Nolan investigates Neil's death at the request of the Perry family. Richard blames Neil's death on Keating to escape punishment for his own participation in the Dead Poets Society, and names the other members. Confronted by Charlie, Richard urges the rest of them to let Keating take the fall. Charlie punches Richard and is expelled. Each of the boys is called to Nolan's office to sign a letter attesting to the truth of Richard's allegations, even though they know they are false. When Todd's turn comes, he is reluctant to sign, but does so after seeing that the others have complied.

Keating is fired and Nolan takes over teaching the class. Keating interrupts the class to collect personal articles; before he leaves, Todd shouts that all of them were forced to sign the letter that resulted in his dismissal and that Neil's death was not his fault. Todd stands on his desk and salutes Keating with the words "O Captain! My Captain!". Knox, Gerard, Steven, and over half of the class do the same, ignoring Nolan's orders to sit down. Keating is deeply touched by their gesture. He thanks the boys and departs.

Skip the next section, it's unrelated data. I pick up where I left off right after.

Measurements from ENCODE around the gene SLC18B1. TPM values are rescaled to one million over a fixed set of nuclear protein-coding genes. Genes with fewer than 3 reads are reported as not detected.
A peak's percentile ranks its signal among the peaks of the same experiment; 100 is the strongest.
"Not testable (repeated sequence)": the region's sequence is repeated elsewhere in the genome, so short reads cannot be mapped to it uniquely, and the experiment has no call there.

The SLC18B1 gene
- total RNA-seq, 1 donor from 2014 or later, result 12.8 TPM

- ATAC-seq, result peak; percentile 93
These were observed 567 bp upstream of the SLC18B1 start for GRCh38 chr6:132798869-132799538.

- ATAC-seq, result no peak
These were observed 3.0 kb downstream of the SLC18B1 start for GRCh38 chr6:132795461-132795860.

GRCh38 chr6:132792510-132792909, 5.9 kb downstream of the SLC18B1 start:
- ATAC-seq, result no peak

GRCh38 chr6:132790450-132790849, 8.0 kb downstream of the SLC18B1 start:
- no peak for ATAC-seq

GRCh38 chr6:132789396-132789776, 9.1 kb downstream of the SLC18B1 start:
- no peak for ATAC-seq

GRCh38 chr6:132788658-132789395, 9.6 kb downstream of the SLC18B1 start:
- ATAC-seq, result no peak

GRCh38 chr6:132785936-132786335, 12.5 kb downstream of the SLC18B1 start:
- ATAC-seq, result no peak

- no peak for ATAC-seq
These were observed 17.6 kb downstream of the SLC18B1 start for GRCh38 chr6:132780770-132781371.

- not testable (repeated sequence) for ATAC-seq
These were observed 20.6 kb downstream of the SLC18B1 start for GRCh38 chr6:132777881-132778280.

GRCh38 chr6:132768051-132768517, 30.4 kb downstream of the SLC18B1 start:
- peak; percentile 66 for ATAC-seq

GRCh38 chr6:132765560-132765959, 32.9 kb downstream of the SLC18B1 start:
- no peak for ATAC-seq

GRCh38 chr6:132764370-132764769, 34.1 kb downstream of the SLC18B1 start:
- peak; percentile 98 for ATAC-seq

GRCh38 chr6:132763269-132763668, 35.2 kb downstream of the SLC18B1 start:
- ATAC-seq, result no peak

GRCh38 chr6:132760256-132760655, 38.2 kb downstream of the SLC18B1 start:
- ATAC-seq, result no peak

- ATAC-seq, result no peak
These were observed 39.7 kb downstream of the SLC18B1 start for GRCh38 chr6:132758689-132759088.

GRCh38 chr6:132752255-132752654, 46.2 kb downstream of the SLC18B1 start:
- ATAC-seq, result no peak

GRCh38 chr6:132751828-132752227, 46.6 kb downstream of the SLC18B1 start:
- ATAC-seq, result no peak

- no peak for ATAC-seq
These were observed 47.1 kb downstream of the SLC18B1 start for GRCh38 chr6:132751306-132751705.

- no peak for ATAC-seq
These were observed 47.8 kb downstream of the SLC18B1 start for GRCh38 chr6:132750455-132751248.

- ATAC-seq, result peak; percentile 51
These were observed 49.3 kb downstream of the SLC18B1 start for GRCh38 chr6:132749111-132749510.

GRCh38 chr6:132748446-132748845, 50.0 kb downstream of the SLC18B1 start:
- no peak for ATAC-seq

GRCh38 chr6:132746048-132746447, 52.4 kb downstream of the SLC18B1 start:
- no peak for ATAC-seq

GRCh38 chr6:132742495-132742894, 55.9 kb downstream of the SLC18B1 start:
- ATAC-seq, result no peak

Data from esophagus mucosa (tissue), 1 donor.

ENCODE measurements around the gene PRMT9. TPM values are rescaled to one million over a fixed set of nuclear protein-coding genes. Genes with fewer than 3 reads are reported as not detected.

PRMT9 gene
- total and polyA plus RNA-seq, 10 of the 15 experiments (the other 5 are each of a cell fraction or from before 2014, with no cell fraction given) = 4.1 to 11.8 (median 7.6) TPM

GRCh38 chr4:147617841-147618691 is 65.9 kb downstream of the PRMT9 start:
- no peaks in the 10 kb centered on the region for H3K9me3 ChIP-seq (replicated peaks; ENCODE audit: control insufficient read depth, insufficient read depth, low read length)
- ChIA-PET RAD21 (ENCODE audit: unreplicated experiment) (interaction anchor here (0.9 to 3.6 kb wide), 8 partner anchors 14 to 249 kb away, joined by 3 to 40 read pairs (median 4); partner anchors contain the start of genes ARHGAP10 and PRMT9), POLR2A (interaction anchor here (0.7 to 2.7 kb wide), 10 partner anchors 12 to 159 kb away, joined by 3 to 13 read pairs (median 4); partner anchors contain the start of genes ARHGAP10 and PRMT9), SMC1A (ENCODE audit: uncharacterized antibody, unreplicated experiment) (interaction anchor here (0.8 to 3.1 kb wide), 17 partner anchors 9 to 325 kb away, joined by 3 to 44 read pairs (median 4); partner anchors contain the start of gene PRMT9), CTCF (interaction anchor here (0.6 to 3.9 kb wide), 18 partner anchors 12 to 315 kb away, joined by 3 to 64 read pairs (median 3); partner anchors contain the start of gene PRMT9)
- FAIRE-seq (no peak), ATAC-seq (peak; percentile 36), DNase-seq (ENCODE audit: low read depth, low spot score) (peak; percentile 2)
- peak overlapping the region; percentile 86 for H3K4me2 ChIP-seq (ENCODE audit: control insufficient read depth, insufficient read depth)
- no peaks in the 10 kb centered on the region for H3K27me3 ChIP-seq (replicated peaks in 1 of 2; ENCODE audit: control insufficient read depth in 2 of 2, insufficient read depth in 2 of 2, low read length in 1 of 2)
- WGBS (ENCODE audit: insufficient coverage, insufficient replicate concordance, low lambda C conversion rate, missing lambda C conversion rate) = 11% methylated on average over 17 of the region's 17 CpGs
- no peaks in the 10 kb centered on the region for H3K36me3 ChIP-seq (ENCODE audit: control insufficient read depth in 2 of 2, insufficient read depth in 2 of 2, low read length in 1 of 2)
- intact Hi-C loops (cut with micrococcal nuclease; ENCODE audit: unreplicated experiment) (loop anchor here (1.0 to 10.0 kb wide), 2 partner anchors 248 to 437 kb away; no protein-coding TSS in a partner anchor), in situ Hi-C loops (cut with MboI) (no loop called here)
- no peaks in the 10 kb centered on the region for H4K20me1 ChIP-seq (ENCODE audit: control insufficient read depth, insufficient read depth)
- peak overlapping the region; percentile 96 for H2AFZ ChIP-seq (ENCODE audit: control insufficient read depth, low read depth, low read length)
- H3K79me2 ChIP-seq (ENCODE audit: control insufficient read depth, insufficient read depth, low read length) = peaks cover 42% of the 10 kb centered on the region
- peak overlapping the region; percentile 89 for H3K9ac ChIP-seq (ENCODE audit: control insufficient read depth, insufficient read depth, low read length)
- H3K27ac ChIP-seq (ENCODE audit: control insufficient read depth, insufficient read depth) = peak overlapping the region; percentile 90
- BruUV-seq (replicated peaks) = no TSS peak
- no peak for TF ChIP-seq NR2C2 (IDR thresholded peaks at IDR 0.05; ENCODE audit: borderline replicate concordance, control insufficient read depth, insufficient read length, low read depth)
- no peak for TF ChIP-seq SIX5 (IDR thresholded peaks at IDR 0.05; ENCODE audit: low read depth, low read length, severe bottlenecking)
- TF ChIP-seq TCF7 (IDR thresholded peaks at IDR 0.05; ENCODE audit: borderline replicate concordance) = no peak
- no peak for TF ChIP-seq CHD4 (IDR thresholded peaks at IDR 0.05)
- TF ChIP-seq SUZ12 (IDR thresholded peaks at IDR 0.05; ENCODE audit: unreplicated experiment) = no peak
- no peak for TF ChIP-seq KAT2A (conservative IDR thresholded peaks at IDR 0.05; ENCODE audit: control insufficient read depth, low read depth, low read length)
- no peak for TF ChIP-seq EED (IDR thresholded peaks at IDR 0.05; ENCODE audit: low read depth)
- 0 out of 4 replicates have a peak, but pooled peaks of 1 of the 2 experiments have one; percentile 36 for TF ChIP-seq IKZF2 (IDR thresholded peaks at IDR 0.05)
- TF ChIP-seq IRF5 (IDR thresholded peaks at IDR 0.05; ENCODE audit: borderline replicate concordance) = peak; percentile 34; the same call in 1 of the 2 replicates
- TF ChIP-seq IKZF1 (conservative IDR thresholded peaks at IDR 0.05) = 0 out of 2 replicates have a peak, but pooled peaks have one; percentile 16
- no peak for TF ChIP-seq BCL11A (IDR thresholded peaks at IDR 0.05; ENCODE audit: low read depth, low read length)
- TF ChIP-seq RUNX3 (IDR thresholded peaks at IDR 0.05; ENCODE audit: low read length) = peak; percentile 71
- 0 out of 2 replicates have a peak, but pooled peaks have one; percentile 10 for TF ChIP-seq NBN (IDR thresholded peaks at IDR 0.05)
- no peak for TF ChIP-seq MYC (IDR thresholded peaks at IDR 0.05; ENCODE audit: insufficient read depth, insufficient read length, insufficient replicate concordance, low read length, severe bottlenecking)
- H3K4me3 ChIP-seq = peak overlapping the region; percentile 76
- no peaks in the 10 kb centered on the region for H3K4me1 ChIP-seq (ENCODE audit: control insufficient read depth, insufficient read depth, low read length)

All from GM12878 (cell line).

Cast[edit]

Production[edit]

The script was written by Tom Schulman, based on his experiences at the Montgomery Bell Academy in Nashville, Tennessee, particularly with his inspirational teacher Samuel Pickering.[6][7] A scene in the original script showing Keating dying in a hospital was removed by film director Peter Weir.[8] Filming took place at St. Andrew's School in Middletown, Delaware, and at locations in New Castle, Delaware, and in nearby Wilmington, Delaware.[9]

Reception[edit]

Box office[edit]

The worldwide box office was reported as $235,860,116, which includes domestic grosses of $95,860,116.[3] The film's global receipts were the fifth-highest for 1989, and the highest for dramas.[10]